Behold, the Chupacabra!!!
What’s a chupacabra you may ask? No one really knows what they look like, for they’ve never been caught. The name literally means “goat sucker.”
When Ana Aranda, the illustrator for this book, was growing up in Mexico, she and her friends told stories about the chupacabra. How you shouldn’t let your chickens, goats, or small children stay outside late at night. The chupacabra might eat them or suck their blood like a vampire!
Many have questioned its existence, but in this imaginative story, we find three goats who decide to go on the offense against a chupacabra. Their plan? Find it before it finds them.
But it’s dark, so one goat decides to light their way with a candelabra. Exactly the wrong thing to do. Why?
Turns out that candelabras are the chupacabra’s third favorite thing to eat. He swallows it whole.
But the chupacabra is still ravenous and demands more. So the goats flee to their home, searching for another candelabra so he won’t eat them. The chupacabra surprises them at home, and finds his second favorite thing to eat: cucarachas!
But after he’s tossed down the only cucaracha in sight, he’s still starving. The goats shudder as the chupacabra tells them they’ve still got his favorite thing to eat. Backed up against a wall, they repeatedly suggest other hilarious possibilities to no avail…What will happen?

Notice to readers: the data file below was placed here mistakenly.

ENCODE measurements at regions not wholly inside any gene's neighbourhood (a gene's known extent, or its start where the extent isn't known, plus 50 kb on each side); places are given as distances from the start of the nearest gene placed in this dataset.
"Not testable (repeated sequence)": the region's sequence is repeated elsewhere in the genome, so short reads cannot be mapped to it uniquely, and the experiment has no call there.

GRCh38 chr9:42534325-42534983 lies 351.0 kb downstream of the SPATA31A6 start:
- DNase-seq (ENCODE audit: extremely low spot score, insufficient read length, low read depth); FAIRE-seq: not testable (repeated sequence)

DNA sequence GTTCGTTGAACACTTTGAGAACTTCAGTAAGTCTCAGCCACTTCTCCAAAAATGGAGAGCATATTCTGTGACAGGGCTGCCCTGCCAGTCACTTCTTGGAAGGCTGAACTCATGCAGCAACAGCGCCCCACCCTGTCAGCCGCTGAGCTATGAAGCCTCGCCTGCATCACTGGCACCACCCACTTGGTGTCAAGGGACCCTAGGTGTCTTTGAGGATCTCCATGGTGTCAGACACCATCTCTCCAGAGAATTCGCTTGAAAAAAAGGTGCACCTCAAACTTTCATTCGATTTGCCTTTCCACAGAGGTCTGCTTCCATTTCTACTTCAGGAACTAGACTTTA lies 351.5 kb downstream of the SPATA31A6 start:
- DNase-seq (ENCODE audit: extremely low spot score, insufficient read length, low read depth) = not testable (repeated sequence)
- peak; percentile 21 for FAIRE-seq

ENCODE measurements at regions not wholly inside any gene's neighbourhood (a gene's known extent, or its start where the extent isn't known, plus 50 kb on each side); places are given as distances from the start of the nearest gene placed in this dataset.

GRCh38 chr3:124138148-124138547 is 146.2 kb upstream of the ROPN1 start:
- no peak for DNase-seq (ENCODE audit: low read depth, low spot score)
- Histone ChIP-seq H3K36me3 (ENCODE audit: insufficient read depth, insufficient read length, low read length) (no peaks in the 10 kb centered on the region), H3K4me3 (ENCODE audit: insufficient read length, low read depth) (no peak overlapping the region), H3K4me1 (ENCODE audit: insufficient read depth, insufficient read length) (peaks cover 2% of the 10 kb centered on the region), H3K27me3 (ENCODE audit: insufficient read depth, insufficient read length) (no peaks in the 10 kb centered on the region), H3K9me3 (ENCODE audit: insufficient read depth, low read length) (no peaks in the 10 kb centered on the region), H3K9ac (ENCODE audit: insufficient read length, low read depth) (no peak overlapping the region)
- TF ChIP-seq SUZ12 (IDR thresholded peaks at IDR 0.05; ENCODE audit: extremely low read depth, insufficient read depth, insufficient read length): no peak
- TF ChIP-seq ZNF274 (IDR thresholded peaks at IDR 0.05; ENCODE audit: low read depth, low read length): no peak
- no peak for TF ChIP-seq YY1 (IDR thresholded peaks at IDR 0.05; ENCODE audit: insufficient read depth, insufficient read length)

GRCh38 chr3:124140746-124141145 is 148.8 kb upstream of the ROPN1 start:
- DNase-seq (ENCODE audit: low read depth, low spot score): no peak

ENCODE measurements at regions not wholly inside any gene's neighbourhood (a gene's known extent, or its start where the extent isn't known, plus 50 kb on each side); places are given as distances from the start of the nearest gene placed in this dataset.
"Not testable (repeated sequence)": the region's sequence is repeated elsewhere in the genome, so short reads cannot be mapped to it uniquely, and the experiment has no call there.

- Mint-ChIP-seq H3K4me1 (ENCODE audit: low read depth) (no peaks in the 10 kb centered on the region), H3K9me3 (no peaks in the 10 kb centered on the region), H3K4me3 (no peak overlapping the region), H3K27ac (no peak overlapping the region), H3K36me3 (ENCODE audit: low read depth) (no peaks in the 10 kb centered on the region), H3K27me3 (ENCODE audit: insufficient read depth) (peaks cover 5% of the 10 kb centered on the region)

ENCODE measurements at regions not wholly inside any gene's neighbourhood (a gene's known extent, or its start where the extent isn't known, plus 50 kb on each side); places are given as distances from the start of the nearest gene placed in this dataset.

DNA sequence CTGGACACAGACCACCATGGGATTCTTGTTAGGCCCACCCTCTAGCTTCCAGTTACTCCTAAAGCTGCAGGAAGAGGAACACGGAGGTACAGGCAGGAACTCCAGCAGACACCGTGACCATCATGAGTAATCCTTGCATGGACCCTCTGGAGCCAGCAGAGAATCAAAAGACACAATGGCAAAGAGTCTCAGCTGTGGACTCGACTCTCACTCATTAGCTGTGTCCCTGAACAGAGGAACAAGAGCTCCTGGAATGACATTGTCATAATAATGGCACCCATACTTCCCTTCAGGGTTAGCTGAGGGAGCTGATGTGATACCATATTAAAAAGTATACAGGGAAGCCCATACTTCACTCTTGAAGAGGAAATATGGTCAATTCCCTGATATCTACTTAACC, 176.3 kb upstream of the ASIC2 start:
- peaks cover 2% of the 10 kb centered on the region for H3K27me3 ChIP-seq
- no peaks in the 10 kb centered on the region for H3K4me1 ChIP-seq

Tension builds…and at the page turn we learn that the favorite thing a chupacabra likes to eat is goat—
A perfect ending to this tale.
Attention picture book writers: note the detailed characterization for each goat:
Their personalities come through in everything they choose to do or say, making this a terrific mentor text for characterization. It’s also a good mentor text to study tension-building and how humor is used to both heighten and relieve tension. The author keeps you smiling and turning the pages.
Ana Aranda, the illustrator of this book,
was a featured presenter at Kidquake this year. She described her process for creating the vibrant backgrounds for so many of the spreads. After papering the walls of a room, she would attach a canvas to one wall, and then play a game of ping pong with a tooth brush and paint. You can see the richly textured result in the spread and cover shots shown above.
Aranda also worked hard to make the chupacabra less threatening for younger readers. If you Google images for a chupacabra, they can be quite terrifying and evil-looking. The audience for this book will find this chupacabra scary, but not toooo scary, pretty much along the lines of the big bad wolf in the Three Little Pigs or Little Red Riding Hood.
TITLE: The Chupacabra Ate the Candelabra
AUTHOR: Marc Tyler Nobleman
ILLUSTRATOR: Ana Aranda
PUBLISHER: Penguin – Nancy Paulsen Books, 2017
AGE RANGE: ages 4 to 8
For a little history and scientific explanation about the evolution of the chupacabra’s folktale, check out:
More Perfect Picture Books can be found at Susanna Hill’s website.